Like many female actors, Toni Collette has spent much of her career playing moms, wives, and girlfriends on-screen. From The Sixth Sense to Little Miss Sunshine to The United States of Tara, many of the acclaimed actor's films and TV shows have seen her starring as a character in support of someone else. But that's not to say that these women have been defined by their motherhood or marriage — in fact, Collette tells me, she's actually spent the last several decades going out of her way to avoid roles that'd limit her to a label.
"I’ve never felt like the flimsy girlfriend or whatever, because I just haven’t put myself in that position," the actor says, sitting down at New York's London Hotel on recent a Monday afternoon. "I’ve held out... I really, like 98 percent of the time, have worked on stuff that I just so wholeheartedly believe in."
That's not to say that 2 percent isn't still frustrating. Collette recalls one past situation where she was pitched an "exciting" role that she grew invested in, only to discover later that it wouldn't be nearly as meaty as she'd hoped. "What came to pass was that the writer ended up not being able to relate to the female character, and just totally geared it towards the male character," she recalls. "It happens all the time, and it just has to change."
Thankfully, Collette's latest role, in the ensemble comedy Fun Mom Dinner, is all about its female characters. In the film, out Aug. 4, Collette plays Katie, an overworked mom who prefers smoking weed to attending PTA meetings. Her chilled-out attitude makes her an outsider in her school community, but when she's roped into a girls' night out with a few other moms (Katie Aselton, Bridget Everett, and Molly Shannon), the crazy antics the ladies get into make Katie realize she has more in common with her fellow moms than she thinks.
Collette clearly loved filming Fun Mom Dinner ("we all had an absolute ball," she says with a grin), particularly because of how, unlike so many other films, it let its "mom" characters be real individuals. These women are mothers, yes, but they're also people, and the movie explores the pressures each character faces in balancing the many facets of her life. For Collette, a constantly working, Oscar-nominated actor who's also a mother of two, this couldn't be more relatable.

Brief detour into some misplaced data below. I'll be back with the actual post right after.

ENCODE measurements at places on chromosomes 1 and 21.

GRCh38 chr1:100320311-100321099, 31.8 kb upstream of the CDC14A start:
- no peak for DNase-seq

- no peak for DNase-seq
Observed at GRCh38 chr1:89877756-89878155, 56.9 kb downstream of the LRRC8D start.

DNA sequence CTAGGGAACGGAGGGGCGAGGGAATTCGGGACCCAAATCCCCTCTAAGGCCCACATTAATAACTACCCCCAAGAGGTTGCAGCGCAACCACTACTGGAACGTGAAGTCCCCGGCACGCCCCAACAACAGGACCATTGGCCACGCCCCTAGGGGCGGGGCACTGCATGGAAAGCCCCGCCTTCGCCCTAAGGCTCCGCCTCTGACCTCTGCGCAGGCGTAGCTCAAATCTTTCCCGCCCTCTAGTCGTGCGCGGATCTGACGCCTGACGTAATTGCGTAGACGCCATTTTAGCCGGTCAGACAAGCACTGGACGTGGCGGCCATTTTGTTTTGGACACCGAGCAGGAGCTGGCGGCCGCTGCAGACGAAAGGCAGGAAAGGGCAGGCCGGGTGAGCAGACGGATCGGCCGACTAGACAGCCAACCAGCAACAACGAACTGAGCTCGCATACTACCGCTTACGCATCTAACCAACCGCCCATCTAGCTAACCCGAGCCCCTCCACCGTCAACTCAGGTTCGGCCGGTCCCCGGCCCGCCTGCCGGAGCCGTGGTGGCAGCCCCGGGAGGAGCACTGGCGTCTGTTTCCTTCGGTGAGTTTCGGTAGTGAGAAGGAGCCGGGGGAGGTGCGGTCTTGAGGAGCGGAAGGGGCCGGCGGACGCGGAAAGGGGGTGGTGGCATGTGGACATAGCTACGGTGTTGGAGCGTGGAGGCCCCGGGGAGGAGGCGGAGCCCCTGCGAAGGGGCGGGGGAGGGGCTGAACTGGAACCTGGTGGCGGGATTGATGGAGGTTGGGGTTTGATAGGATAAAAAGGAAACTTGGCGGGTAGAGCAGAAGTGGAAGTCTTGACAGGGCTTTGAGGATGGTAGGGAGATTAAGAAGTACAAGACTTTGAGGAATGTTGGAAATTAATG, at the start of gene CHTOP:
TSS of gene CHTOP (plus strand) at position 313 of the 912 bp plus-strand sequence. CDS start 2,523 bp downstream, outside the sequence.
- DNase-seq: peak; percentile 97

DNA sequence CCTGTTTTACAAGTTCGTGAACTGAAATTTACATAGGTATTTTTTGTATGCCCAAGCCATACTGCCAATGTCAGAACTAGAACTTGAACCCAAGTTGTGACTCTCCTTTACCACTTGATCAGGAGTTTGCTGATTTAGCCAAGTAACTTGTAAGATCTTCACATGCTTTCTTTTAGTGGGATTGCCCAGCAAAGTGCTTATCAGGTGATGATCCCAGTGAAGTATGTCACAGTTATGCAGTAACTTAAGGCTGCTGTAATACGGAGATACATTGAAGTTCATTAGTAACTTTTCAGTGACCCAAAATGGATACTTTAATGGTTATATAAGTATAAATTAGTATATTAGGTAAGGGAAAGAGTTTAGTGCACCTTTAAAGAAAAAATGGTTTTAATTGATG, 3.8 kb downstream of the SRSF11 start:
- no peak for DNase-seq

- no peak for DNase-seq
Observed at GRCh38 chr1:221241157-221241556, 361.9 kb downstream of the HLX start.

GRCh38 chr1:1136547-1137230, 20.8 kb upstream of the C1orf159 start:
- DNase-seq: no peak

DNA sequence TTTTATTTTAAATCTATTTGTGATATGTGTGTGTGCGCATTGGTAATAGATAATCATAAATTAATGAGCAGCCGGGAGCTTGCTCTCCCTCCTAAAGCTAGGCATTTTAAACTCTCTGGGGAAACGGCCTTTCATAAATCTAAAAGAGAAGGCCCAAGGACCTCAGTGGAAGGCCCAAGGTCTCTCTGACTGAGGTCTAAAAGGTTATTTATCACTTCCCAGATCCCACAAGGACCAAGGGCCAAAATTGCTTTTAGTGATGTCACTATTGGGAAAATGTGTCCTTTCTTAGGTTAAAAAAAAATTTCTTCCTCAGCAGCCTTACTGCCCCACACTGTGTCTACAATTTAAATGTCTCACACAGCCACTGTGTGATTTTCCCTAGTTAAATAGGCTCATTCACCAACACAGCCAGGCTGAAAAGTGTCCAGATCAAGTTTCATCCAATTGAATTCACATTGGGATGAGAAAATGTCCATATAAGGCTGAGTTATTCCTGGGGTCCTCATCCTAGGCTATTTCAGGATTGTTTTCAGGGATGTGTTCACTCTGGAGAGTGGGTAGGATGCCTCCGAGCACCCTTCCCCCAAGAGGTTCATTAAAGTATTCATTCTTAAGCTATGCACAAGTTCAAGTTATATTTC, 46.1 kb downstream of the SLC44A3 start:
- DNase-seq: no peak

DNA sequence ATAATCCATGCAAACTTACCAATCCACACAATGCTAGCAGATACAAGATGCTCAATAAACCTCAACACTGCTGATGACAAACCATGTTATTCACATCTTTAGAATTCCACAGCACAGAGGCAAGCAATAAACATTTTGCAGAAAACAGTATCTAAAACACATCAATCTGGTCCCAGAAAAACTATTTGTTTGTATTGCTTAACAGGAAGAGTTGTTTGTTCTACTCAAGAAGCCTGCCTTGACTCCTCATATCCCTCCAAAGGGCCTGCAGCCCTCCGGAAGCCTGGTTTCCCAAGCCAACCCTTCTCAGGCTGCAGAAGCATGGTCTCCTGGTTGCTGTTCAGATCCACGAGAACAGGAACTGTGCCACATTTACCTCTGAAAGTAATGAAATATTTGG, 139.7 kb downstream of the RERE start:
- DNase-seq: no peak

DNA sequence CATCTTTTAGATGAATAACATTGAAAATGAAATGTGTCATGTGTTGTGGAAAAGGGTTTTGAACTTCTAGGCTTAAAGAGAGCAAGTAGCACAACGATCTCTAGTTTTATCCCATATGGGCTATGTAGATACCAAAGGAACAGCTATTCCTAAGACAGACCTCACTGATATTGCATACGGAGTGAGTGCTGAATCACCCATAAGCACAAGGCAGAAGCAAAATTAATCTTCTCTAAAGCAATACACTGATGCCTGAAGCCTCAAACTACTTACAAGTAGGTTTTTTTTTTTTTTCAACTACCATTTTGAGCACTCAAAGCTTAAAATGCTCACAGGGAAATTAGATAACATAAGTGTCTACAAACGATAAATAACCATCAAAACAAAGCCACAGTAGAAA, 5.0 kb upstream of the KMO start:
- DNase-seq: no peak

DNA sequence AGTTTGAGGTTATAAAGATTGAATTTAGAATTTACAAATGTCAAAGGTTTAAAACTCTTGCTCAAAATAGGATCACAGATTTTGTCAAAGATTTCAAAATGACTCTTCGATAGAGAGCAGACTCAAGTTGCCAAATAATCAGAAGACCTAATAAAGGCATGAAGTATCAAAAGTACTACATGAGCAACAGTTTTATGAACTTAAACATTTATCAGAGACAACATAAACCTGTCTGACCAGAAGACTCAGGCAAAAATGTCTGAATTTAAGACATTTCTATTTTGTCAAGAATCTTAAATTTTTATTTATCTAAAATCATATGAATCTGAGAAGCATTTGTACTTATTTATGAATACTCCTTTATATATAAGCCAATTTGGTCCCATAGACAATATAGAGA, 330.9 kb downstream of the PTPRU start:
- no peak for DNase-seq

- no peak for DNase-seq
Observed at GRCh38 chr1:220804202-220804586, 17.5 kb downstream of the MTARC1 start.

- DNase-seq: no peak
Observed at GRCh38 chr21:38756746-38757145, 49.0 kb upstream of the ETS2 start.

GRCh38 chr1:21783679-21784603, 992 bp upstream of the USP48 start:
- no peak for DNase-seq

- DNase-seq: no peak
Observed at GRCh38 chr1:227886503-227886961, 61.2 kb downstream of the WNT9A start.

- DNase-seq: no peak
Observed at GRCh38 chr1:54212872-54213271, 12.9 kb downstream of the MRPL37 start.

"I love my work, but it is very very consuming, and obviously I am in love with my children, and they are totally consuming," she tells me. "So [I'm] just trying to balance everything out, and I think the only answer is to just be present wherever you are."
Besides, she adds, "I just think guilt is such a pointless emotion, and I have felt so much of it, and I’m just trying to eradicate that from my life."
If anything, Collette is on a mission to become even busier than she already is; in addition to the several films she has in the works, she hints that she's producing a few projects. "I want to be challenged at work, and if I’m not, it’s pointless," she says. The actor is even considering making another return to TV at some point, too, although she readily admits that it'll be hard to live up to her most acclaimed run on the medium. "Doing United States of Tara was one of the best jobs in my entire life. It will never happen again, it was a once in a lifetime thing," she says. "So yes, I would absolutely consider [returning to TV], but it would have to be a stellar piece of writing."
And you can be sure that if Collette is offered anything less, she won't have a problem shaking her head and happily walking away.